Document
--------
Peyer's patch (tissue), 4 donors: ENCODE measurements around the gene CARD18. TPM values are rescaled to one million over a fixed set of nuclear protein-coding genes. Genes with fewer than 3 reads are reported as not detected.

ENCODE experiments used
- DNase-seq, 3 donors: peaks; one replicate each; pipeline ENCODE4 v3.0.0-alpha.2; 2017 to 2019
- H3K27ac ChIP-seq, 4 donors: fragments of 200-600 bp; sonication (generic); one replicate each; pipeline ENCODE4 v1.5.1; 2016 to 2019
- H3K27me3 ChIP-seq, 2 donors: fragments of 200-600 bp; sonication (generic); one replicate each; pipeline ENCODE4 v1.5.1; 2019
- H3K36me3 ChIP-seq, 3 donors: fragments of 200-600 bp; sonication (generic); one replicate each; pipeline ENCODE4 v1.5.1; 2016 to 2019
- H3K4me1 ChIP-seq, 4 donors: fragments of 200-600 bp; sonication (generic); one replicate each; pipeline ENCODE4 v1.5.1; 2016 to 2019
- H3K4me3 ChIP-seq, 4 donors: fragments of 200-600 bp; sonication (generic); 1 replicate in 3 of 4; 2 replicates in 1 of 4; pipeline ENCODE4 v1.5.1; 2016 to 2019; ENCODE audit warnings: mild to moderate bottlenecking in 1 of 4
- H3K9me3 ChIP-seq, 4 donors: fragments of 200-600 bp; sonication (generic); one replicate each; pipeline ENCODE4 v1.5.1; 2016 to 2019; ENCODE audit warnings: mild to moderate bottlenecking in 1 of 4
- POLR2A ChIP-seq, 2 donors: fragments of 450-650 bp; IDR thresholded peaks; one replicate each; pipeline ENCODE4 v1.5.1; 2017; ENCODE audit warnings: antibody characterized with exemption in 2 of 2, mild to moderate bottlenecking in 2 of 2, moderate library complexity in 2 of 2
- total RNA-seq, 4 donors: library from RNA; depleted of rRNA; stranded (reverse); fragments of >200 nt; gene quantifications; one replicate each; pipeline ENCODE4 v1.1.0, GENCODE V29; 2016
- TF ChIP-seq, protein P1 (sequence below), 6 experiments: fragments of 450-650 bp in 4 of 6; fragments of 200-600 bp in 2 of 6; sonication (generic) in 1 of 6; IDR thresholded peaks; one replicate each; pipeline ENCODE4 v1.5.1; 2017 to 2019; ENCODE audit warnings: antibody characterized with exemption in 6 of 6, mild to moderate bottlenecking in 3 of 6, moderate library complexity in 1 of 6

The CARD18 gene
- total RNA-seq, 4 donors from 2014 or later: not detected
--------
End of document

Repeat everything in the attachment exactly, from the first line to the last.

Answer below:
Peyer's patch (tissue), 4 donors: ENCODE measurements around the gene CARD18. TPM values are rescaled to one million over a fixed set of nuclear protein-coding genes. Genes with fewer than 3 reads are reported as not detected.

ENCODE experiments used
- DNase-seq, 3 donors: peaks; one replicate each; pipeline ENCODE4 v3.0.0-alpha.2; 2017 to 2019
- H3K27ac ChIP-seq, 4 donors: fragments of 200-600 bp; sonication (generic); one replicate each; pipeline ENCODE4 v1.5.1; 2016 to 2019
- H3K27me3 ChIP-seq, 2 donors: fragments of 200-600 bp; sonication (generic); one replicate each; pipeline ENCODE4 v1.5.1; 2019
- H3K36me3 ChIP-seq, 3 donors: fragments of 200-600 bp; sonication (generic); one replicate each; pipeline ENCODE4 v1.5.1; 2016 to 2019
- H3K4me1 ChIP-seq, 4 donors: fragments of 200-600 bp; sonication (generic); one replicate each; pipeline ENCODE4 v1.5.1; 2016 to 2019
- H3K4me3 ChIP-seq, 4 donors: fragments of 200-600 bp; sonication (generic); 1 replicate in 3 of 4; 2 replicates in 1 of 4; pipeline ENCODE4 v1.5.1; 2016 to 2019; ENCODE audit warnings: mild to moderate bottlenecking in 1 of 4
- H3K9me3 ChIP-seq, 4 donors: fragments of 200-600 bp; sonication (generic); one replicate each; pipeline ENCODE4 v1.5.1; 2016 to 2019; ENCODE audit warnings: mild to moderate bottlenecking in 1 of 4
- POLR2A ChIP-seq, 2 donors: fragments of 450-650 bp; IDR thresholded peaks; one replicate each; pipeline ENCODE4 v1.5.1; 2017; ENCODE audit warnings: antibody characterized with exemption in 2 of 2, mild to moderate bottlenecking in 2 of 2, moderate library complexity in 2 of 2
- total RNA-seq, 4 donors: library from RNA; depleted of rRNA; stranded (reverse); fragments of >200 nt; gene quantifications; one replicate each; pipeline ENCODE4 v1.1.0, GENCODE V29; 2016
- TF ChIP-seq, protein P1 (sequence below), 6 experiments: fragments of 450-650 bp in 4 of 6; fragments of 200-600 bp in 2 of 6; sonication (generic) in 1 of 6; IDR thresholded peaks; one replicate each; pipeline ENCODE4 v1.5.1; 2017 to 2019; ENCODE audit warnings: antibody characterized with exemption in 6 of 6, mild to moderate bottlenecking in 3 of 6, moderate library complexity in 1 of 6

The CARD18 gene
- total RNA-seq, 4 donors from 2014 or later: not detected